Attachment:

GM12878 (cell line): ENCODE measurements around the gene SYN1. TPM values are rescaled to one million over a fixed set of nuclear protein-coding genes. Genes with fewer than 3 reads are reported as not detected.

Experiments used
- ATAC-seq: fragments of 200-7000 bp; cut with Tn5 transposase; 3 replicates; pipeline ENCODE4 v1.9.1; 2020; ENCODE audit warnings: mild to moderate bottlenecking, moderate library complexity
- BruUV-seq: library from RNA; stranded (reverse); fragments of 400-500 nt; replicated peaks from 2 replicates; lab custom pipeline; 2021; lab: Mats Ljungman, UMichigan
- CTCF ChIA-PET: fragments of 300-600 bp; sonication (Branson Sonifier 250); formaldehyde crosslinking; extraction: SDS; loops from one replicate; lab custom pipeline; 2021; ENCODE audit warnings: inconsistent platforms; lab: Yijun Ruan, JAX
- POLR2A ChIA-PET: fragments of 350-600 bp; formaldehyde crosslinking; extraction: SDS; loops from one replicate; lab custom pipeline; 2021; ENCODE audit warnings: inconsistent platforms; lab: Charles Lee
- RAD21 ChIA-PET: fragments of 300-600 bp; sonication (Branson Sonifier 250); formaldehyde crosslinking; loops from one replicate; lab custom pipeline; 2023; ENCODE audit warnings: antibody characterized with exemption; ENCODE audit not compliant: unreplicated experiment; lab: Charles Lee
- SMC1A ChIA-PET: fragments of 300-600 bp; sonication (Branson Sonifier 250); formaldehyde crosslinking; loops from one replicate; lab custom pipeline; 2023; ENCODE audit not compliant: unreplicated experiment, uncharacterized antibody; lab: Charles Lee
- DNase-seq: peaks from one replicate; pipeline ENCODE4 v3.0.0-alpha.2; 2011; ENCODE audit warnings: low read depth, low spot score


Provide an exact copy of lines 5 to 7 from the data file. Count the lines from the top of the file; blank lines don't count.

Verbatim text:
- CTCF ChIA-PET: fragments of 300-600 bp; sonication (Branson Sonifier 250); formaldehyde crosslinking; extraction: SDS; loops from one replicate; lab custom pipeline; 2021; ENCODE audit warnings: inconsistent platforms; lab: Yijun Ruan, JAX
- POLR2A ChIA-PET: fragments of 350-600 bp; formaldehyde crosslinking; extraction: SDS; loops from one replicate; lab custom pipeline; 2021; ENCODE audit warnings: inconsistent platforms; lab: Charles Lee
- RAD21 ChIA-PET: fragments of 300-600 bp; sonication (Branson Sonifier 250); formaldehyde crosslinking; loops from one replicate; lab custom pipeline; 2023; ENCODE audit warnings: antibody characterized with exemption; ENCODE audit not compliant: unreplicated experiment; lab: Charles Lee